Leverate’s Adinah Brown examines Soros’ trading methodologies over a long period of time, including his famous positions against the Baht in 1997, highlighting this type of position and showing how he can influence the market with currency pegging
What can we say about George Soros, the investor?
His money management career has been the stuff of legends. In fact, $1,000 invested with him in 1969 would reportedly be worth in excess of $4 million.
But he is actually best known as the person behind the greatest trade of all time. In 1992, he pulled off the most epic of trades, staring down and eventually breaking the Bank of England, to the tune of 1 billion dollars.
1 billion dollars. Profit. In ONE day. So, in case anyone asks you if you want to profit like Soros, the answer is “YES!”, and then by the day’s end, you might be able to buy an island.
But how does he do it?
His methodology is through a particular type of short term speculation. He analyses the market using macroeconomic analysis and then places enormous positions betting on the direction of the market. These enormous positions are also heavily leveraged so as to increase the amount of profit.
He calls his trading philosophy “reflexivity”. At its core is a belief that market participants impact the market fundamentals, sometimes unknowingly.
He looks at these participants in painting a macroeconomic picture and then looks for the bubbles or potential booms for which to make his profit. Though his best known positions have come from crashes, he is also skilled at picking bulls as well.
His trading philosophy is best explained by using the following real estate analogy.
Let’s say we have a situation where interest rates are low and lending criteria are relaxed. Because of this, more people will be able to borrow to purchase a house. This lending opportunity will spark a demand in real estate, causing upward pressure.
This upward pressure in turn requires that larger amounts of money be borrowed to keep up with the new prices. With continued demand and continued access to funds, prices spiral higher and higher.
Eventually, it can get to the point where the price bypasses economic fundamentals. In this way the people in the transactions, the buyers and lenders, are themselves inflating the price of housing, unknowingly influencing market fundamentals simply by borrowing and paying current market value.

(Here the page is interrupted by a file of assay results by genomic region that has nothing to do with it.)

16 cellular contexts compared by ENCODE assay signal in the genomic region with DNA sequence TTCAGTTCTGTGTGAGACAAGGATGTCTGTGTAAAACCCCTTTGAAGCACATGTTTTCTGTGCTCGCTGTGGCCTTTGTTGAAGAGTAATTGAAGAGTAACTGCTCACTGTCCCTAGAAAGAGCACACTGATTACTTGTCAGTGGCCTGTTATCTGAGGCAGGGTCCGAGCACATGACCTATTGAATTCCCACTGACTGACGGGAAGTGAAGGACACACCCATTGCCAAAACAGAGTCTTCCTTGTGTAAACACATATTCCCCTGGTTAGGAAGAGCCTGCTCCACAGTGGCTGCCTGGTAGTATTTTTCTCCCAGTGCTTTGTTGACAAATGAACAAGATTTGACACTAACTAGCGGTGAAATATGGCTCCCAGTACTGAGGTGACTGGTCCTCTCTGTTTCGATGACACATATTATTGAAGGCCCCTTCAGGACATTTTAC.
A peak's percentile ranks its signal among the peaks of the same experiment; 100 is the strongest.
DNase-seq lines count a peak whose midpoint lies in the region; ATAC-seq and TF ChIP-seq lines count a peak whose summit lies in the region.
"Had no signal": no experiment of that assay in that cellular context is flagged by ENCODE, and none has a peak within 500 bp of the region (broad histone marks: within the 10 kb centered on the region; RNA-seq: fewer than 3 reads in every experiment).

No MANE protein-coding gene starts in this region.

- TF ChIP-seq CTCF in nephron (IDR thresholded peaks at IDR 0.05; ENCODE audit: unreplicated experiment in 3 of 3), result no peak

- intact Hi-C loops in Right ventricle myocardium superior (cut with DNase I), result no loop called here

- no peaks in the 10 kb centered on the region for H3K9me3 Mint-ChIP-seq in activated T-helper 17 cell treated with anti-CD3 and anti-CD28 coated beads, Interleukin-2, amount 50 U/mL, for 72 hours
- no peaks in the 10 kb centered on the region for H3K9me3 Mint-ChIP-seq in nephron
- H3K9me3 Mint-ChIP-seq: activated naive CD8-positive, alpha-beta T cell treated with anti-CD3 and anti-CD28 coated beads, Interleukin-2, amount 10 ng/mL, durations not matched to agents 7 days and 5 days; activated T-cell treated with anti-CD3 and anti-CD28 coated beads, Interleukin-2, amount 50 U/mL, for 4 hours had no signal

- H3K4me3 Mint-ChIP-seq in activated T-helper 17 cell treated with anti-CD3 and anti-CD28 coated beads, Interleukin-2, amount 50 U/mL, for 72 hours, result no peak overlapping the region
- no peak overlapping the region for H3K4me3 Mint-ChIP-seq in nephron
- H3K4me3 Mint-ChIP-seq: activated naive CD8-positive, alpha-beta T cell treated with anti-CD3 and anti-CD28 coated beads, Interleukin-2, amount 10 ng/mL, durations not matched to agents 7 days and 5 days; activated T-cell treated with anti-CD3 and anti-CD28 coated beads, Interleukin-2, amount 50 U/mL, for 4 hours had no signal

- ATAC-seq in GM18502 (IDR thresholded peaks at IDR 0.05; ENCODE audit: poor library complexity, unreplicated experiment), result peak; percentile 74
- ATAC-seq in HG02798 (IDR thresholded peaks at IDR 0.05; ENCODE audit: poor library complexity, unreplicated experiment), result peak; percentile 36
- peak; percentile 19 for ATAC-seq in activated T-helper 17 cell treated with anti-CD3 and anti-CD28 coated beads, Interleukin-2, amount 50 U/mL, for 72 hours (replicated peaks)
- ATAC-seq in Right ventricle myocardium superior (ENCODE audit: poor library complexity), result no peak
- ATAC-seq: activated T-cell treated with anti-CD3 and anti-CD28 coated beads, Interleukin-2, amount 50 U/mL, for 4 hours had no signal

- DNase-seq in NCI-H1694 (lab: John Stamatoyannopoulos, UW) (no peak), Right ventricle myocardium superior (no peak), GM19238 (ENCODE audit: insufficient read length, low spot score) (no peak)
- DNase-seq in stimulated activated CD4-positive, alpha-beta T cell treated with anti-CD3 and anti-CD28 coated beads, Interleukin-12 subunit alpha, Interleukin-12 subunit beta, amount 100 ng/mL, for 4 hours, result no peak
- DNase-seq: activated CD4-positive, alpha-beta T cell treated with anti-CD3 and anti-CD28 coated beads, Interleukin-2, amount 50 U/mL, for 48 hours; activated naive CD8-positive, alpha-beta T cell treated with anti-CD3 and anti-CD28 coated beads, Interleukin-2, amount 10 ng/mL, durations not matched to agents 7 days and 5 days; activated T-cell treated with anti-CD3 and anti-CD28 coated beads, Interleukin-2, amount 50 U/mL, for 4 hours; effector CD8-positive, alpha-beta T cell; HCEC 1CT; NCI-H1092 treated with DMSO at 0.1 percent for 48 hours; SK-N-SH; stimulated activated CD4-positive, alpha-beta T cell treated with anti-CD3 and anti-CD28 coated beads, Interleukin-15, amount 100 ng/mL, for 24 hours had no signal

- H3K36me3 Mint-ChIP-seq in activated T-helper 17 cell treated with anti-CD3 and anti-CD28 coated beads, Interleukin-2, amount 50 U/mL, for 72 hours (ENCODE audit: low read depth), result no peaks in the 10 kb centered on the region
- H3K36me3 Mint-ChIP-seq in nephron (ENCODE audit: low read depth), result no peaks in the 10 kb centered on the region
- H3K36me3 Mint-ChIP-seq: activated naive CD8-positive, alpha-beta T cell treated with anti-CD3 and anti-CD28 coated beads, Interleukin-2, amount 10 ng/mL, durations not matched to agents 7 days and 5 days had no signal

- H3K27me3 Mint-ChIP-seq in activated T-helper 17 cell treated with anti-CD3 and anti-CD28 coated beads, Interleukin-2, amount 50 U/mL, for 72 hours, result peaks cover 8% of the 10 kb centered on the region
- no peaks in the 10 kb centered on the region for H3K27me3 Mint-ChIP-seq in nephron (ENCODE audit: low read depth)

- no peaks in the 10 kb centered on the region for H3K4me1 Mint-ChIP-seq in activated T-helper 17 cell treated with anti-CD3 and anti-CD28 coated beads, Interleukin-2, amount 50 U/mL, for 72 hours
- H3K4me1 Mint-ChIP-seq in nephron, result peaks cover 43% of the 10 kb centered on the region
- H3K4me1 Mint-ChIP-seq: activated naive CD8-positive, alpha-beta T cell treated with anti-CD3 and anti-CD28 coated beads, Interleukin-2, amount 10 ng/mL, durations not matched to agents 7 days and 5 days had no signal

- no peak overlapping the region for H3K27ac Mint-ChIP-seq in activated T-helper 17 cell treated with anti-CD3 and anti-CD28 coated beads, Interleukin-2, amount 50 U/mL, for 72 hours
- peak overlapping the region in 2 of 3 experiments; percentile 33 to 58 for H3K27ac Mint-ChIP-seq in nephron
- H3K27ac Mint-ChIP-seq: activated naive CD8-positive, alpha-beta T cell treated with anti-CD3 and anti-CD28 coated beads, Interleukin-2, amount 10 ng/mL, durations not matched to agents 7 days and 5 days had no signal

However, with all exuberant investing there comes a point where there is no longer any more money, or demand drops. And then the market crashes.
By looking at the macro-economic picture and understanding that the demand is based on low borrowing rates and relaxed lending criteria, Soros understands that there will come a point where the prices will outstrip the market’s capacity to borrow.
In this case, because the demand was driven by access to borrowed money rather than a shortage of housing, prices will not be maintained. Depending on the degree of exuberance, the fundamentals and the borrowing levels, so will be the degree of the fall.
Typically, Soros would take a position against the real estate market, expecting to make a profit when the bubble bursts.
Soros’s famous positions against the Baht in 1997, highlights this type of position, but also shows how he can influence the market. In this case, the artificial construct of currency pegging, enabled Soros to influence the market.
Because the Asian currencies were pegged to other currencies, they need to constantly maintain a ratio of the other currencies’ values to maintain their pegged position. Soros knew that taking large positions would drive the market and force the currency issuers to buy the currencies to maintain the pegging ratio.
Eventually these governments ran out of money to maintain the pegging. As soon as this was abandoned, currency values plummeted, netting a massive profit for Soros.
The challenge to trading like Soros is that it is practically impossible to have the same level of access to large amounts of capital and leverage. But, we can take a lot away from his method of analysis, his risk profile and his ability to identify the direction of the market.
A closer analysis of his positions during the tech bubble in 1999 (in which he lost $700 million) as well as the pound trade show how good his analytical method is.
So, even though we may never be George Soros, we should learn from his strengths and try to emulate them for our own gain.